They’re poster children for a campaign that was mounted by the California Milk Advisory Board in 2000, encouraging dairy farmers to shore up their cyclical businesses by diversifying. As point person for that campaign, Lynne Devereaux spent seven years traveling the state, helping dairies to take the risk and connecting them with cheese makers who could teach them how it’s done.

“Artisan cheese isn’t a consideration of most dairy farmers,” she says. “They don’t see it as a way to solve the problem, but they can get added value from their milk by using part of it for cheese.”

When the milk board shifted its attention to handling milk surpluses in 2007, Devereaux found another way to promote small cheese makers: an artisan cheese festival held once a year in Petaluma.

“I had been going to trade shows for years, but I wanted to find a way to bring consumers closer to these cheese makers,” she says. This year’s festival was a sell-out, with about 1,800 people gathering over the span of four days to meet the makers, sample the goods and schmooze with others who share their passion for food.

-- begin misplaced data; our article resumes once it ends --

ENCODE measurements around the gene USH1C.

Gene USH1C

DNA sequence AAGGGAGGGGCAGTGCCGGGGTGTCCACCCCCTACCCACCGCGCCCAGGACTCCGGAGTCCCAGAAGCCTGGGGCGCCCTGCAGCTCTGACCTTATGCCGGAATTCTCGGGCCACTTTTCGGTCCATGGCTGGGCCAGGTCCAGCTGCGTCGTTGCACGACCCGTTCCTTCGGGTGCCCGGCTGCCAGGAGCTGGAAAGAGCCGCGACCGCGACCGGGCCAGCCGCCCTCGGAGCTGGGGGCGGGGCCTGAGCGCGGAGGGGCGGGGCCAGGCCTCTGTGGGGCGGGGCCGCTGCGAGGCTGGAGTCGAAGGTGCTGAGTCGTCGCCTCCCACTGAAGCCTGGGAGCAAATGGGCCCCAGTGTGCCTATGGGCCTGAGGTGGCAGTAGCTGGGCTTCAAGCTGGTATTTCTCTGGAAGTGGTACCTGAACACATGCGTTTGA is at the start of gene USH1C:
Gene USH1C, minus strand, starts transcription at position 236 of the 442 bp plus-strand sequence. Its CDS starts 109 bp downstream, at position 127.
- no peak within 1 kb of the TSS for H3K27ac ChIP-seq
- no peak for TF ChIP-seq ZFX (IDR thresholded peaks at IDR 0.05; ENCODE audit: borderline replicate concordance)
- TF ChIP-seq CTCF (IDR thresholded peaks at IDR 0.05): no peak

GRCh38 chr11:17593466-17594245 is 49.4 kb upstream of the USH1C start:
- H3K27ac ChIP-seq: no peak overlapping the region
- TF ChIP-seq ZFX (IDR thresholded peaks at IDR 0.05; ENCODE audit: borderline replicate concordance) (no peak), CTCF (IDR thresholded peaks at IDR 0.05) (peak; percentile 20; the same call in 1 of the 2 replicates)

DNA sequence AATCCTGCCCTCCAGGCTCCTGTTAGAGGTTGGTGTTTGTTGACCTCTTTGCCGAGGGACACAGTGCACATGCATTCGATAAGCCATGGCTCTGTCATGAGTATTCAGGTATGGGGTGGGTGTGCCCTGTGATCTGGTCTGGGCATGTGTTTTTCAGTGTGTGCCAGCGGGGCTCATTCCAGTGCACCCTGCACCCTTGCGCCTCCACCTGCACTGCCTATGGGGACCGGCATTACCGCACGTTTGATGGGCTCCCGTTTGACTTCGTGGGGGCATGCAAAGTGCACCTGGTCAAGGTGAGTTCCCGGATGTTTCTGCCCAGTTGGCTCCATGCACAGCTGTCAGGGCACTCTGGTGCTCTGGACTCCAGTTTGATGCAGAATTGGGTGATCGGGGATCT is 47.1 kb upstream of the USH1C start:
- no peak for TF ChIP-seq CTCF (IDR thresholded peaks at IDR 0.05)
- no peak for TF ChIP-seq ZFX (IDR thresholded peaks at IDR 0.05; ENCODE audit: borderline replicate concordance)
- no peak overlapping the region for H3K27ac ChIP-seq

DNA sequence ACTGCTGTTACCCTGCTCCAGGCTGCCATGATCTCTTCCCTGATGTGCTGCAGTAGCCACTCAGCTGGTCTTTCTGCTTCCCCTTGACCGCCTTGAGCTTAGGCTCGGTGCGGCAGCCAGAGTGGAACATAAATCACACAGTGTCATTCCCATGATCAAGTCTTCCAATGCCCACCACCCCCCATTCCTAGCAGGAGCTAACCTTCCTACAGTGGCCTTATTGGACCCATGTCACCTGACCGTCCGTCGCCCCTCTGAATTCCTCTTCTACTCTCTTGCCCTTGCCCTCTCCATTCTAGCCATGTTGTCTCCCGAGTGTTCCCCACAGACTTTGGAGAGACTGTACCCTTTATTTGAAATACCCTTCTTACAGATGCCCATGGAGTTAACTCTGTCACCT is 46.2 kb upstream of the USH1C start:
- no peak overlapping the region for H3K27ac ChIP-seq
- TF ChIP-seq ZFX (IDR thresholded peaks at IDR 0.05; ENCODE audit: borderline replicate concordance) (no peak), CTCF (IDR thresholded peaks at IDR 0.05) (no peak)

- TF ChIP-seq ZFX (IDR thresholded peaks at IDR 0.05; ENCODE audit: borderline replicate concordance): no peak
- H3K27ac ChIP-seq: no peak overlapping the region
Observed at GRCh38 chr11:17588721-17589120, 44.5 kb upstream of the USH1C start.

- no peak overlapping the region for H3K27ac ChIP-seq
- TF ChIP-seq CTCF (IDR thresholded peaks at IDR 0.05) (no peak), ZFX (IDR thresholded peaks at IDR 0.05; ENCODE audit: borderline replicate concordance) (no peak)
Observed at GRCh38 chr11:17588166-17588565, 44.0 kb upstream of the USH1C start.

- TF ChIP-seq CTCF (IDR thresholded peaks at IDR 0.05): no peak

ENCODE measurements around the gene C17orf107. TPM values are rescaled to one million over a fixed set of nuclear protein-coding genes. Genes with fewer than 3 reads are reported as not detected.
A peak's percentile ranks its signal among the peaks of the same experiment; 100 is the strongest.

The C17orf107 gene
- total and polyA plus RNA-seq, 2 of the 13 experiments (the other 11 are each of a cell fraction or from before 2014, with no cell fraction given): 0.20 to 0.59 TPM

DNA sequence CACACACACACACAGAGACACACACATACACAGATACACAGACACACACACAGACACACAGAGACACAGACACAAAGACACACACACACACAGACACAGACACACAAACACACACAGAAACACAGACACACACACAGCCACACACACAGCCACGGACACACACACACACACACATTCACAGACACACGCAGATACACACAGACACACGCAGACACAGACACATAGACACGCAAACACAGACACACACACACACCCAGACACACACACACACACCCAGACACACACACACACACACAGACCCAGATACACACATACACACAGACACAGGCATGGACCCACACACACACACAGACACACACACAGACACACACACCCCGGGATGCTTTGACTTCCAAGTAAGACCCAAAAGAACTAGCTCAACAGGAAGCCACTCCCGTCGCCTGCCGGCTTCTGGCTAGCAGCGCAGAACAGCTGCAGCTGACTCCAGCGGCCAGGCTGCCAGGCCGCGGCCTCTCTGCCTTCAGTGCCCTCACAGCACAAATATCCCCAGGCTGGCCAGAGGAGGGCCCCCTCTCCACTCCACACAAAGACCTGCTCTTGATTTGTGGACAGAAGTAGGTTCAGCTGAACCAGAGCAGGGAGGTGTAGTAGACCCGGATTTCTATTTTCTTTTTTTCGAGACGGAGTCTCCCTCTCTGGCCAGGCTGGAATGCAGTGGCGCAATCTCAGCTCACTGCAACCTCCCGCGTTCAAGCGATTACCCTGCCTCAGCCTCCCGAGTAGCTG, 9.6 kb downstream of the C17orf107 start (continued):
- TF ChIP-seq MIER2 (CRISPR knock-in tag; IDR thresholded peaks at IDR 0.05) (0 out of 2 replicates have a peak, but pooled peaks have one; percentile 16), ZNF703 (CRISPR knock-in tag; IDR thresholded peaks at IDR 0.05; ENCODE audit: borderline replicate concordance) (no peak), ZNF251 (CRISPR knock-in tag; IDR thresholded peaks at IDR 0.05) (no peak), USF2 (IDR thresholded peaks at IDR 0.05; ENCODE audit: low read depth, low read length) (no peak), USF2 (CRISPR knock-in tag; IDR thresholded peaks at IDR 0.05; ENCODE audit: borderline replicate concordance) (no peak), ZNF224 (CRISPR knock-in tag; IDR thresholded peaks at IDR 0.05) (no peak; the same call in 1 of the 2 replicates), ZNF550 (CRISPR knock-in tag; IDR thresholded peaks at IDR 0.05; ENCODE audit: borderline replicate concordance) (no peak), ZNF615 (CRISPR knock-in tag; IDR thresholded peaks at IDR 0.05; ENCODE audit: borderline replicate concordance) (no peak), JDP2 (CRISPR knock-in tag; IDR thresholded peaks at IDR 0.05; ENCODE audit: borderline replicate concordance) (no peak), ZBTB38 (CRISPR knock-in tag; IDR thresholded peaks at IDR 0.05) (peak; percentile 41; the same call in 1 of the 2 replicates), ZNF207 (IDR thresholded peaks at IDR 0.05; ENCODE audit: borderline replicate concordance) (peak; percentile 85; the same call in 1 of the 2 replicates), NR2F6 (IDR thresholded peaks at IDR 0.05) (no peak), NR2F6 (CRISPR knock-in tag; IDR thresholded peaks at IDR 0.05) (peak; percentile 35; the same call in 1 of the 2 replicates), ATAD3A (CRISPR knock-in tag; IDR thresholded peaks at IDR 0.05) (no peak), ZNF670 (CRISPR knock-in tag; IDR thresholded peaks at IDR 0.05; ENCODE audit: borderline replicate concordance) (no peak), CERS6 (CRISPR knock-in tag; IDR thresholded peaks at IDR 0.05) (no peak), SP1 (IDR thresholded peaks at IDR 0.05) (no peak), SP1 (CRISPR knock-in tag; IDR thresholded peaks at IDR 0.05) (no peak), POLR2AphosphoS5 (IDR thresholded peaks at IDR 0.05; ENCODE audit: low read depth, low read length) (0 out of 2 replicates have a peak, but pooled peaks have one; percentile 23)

“We’re going back to eating naturally, the way our forefathers ate,” says Basch, who serves on the festival’s board of directors. “There will always be a subset of the consumer audience that is interested and willing to pay a higher price for these kinds of products.”

Devereaux sees the market for artisanal cheese getting younger, led by 30-year-olds who have grown up with good coffees, gourmet chocolates, fine wines and fresh baked breads. Adding artisan cheeses is a logical progression.

Combine that with the proliferation of high-end markets and the focus on eating locally, and this part of the dairy market is poised for strong growth, she says.


Dedicated consumers are now asking “Who’s on your plate?” rather than “What’s on the menu?”

That said, UC Davis’ Sumner questions whether the organic milk and artisan cheese efforts are enough to save the dairy industry. “Artisan cheese accounts for about 1 percent of their sales, and organic milk between 2 and 3 percent. It’s hard to say how much more it can grow,” he says. “Most people aren’t able to afford $20-a-pound cheese. “At times like this, people are going to cut back wherever they can, which means using the cheapest cheese we can get. What one grocery store is growing now? Wal-Mart. Which one is sinking like a stone? Whole Foods.”

Sumner’s best advice for people interested in supporting the dairy industry is simple. “Drink a lot of milk,” he says.